Taking place in February or March, the four-hundred-year-old Binche Carnival is a magic combination of the country’s national preoccupation with beer – outdoor beer tents are stacked high with a huge variety of Belgian brews – and a bizarre tradition that dates back to the Middle Ages. The spectacular March of the Gilles is a…

A to B by cross-country ski, Norway
A to B by cross-country ski, Norway

With 30,000km of marked trails, Norway is the true home of cross-country skiing, the original and most effective means of getting yourself across snowbound winter landscapes. And it’s easier and less daunting to learn than the more popular downhill variety (well, more popular outside Scandinavia – here, everyone is a cross-country skier from the age…

Medieval glamping at Warwick Castle
Medieval glamping at Warwick Castle

Sword fighting, scaremongering and sensational surroundings: Lottie Gross finds out why Warwick Castle isn’t just fun for the kids. As expected, upon arrival we discovered we were one of only two couples without children in the entire campsite. Fortunately, our medieval Warwick tent – complete with double bed, two singles, plush duvets and mattresses fit…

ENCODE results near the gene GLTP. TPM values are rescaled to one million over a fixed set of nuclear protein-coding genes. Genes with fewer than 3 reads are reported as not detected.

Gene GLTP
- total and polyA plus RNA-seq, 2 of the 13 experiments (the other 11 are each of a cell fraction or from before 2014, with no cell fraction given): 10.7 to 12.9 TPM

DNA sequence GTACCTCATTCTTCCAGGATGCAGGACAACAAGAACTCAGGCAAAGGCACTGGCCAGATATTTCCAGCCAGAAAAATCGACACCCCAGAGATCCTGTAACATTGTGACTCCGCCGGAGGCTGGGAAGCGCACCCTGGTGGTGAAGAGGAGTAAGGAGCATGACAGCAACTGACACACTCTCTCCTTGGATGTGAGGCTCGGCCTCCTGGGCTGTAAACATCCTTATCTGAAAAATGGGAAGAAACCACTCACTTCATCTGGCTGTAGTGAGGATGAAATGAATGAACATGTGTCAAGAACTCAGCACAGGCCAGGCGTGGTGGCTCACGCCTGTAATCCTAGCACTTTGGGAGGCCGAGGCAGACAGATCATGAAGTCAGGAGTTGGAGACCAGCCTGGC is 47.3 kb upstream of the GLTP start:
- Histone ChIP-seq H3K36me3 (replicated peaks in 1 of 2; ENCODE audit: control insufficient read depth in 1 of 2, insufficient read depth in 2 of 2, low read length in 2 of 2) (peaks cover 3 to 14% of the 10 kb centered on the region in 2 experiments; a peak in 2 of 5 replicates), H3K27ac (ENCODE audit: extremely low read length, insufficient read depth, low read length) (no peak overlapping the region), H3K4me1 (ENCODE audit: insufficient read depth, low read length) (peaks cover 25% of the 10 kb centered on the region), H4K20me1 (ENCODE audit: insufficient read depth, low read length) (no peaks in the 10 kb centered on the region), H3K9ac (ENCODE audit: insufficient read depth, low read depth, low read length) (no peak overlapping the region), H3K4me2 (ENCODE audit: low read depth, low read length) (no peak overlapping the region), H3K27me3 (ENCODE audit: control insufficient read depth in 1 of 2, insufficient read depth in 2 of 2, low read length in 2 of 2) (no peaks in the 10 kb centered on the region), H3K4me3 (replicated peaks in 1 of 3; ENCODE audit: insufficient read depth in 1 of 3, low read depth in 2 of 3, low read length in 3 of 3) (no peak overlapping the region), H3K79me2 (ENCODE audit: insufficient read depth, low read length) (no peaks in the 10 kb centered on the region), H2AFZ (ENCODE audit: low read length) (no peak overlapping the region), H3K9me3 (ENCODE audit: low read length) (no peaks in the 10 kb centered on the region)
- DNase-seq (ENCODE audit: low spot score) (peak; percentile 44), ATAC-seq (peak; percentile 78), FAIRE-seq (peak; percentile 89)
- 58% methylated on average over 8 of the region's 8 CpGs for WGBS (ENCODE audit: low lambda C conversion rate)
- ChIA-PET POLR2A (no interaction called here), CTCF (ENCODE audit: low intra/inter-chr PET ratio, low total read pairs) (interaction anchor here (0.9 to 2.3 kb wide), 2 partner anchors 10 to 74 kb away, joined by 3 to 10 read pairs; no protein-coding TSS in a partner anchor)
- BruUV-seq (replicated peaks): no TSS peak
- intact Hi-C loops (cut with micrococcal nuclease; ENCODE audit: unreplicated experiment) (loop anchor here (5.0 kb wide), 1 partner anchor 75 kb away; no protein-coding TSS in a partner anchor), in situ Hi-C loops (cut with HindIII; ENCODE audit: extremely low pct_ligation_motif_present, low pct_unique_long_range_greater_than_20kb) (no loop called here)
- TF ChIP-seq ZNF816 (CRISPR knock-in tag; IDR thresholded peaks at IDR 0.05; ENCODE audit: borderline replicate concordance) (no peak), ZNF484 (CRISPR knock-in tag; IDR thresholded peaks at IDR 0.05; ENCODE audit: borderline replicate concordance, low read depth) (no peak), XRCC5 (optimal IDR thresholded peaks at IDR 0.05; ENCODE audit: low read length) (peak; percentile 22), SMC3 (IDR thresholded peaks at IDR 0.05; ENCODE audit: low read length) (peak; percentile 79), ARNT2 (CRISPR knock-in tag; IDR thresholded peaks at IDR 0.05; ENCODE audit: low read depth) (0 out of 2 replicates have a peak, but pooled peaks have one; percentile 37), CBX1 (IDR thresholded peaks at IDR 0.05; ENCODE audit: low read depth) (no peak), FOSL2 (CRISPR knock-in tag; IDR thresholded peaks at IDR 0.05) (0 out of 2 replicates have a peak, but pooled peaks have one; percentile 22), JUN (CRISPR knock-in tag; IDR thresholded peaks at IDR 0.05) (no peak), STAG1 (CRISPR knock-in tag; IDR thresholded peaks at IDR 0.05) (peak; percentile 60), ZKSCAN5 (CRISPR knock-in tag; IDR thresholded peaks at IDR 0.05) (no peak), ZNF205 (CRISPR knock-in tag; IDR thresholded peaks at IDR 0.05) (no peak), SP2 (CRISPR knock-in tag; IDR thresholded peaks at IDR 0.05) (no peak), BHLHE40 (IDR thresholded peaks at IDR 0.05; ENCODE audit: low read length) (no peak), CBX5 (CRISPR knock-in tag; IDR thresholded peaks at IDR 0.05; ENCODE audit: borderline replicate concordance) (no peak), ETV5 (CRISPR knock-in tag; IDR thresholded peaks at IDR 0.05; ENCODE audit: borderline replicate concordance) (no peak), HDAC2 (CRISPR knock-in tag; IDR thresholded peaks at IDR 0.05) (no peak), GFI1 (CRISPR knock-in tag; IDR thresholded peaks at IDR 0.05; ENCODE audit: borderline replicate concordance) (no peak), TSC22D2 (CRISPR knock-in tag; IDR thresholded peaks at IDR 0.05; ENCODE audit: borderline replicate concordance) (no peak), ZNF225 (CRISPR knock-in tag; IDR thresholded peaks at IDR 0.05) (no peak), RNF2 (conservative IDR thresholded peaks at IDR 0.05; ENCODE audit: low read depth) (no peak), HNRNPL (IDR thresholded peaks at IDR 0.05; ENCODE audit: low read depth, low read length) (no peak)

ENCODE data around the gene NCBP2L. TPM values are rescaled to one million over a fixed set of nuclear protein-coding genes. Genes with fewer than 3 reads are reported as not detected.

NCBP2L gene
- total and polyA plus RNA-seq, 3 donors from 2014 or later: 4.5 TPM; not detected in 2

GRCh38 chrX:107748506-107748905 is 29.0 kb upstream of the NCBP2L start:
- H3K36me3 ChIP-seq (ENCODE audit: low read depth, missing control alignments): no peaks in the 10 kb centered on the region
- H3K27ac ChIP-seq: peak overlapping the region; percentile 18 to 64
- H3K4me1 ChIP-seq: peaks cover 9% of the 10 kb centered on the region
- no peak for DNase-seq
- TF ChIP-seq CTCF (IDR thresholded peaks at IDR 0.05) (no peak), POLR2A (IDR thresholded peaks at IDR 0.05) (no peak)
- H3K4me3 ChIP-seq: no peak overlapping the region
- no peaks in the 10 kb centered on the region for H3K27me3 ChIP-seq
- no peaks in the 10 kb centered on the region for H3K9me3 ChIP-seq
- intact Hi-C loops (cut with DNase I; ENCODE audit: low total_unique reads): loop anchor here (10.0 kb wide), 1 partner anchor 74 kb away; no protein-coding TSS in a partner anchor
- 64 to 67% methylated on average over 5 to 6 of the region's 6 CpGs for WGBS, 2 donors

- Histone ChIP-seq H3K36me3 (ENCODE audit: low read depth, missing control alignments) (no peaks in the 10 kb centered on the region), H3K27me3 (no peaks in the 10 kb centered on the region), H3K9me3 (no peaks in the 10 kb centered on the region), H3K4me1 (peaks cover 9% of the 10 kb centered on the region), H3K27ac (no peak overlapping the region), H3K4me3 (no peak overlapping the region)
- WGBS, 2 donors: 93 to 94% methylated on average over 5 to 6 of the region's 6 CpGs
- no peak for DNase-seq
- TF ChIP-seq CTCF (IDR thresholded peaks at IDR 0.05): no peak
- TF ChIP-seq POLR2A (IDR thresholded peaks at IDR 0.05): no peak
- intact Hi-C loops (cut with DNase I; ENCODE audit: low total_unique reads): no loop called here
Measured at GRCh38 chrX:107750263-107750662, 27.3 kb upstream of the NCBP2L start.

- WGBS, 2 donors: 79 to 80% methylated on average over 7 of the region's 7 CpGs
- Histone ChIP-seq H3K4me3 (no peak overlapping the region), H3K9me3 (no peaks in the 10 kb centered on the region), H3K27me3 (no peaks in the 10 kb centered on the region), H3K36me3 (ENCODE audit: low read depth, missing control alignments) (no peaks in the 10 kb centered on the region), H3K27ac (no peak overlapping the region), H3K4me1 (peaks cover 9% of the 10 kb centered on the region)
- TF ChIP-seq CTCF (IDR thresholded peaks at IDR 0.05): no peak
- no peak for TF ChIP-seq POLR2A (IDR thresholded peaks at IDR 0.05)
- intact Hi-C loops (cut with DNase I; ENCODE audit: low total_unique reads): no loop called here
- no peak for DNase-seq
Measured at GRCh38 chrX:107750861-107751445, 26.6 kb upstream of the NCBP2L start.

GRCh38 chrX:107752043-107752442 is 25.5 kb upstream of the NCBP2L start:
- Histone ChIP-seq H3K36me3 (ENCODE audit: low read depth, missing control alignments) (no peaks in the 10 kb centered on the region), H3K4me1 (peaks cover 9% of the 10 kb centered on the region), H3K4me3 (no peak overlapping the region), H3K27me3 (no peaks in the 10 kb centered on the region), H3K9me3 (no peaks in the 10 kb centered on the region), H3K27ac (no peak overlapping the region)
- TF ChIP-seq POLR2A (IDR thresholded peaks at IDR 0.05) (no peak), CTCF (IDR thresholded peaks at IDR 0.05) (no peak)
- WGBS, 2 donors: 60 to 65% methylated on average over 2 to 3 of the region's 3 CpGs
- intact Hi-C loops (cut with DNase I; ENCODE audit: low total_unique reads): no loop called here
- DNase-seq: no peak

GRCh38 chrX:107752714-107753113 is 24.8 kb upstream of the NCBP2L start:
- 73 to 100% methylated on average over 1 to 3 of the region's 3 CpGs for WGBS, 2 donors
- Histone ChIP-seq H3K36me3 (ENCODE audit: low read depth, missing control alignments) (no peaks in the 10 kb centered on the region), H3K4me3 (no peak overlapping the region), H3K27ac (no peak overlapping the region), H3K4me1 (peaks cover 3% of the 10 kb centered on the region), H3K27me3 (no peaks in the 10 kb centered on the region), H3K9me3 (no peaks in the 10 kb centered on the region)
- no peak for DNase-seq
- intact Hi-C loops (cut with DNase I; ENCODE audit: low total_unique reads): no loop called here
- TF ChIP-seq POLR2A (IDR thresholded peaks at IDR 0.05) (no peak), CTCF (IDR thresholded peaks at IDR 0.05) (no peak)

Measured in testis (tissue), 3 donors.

Where to stay in Croatia on a budget
Where to stay in Croatia on a budget

Is there such a thing as a cheap sleep in Croatia? It’s certainly something that’s hard to find in summer, when the coast fills up with visitors and prices rise proportionately. There’s probably no other country in Europe where the cost of accommodation is subject to such seasonal distortions. However there are still plenty of…

Win a trip to Istanbul, Turkey for two
Win a trip to Istanbul, Turkey for two

We’re giving away a trip to Turkey for two including flights, accommodation and excursions. Find out how to enter below… A country that sits between Europe and Asia, with hints of culture from both sides of the continental border, Turkey is a mesmerising land of ancient ruins, beautiful beaches and bustling cities. With return flights…

A guide to Glasgow’s Commonwealth Games venues
A guide to Glasgow’s Commonwealth Games venues

For too many years Glasgow has laboured under a negative – and unfair – reputation. Scotland’s second city suffered greatly in the twentieth century from industrial decline, but in the twenty-first it has gained a new lease of life. The Clyde has been cleaned up, the inner city regenerated and the hotel and restaurant scene…

Wet & wild – twelve watery adventures across Britain
Wet & wild – twelve watery adventures across Britain

From sailing to surfing, canoeing and coasteering, here’s our twelve favourite ways to get wet across Britain. Surfing the Severn Bore The Severn Bore (pictured above) is one of the longest and biggest tidal bores in the world. It’s a startling spectacle when you’re watching from the riverbank. If you’re actually in the river, it…

Nuclear disaster: Chernobyl today
Nuclear disaster: Chernobyl today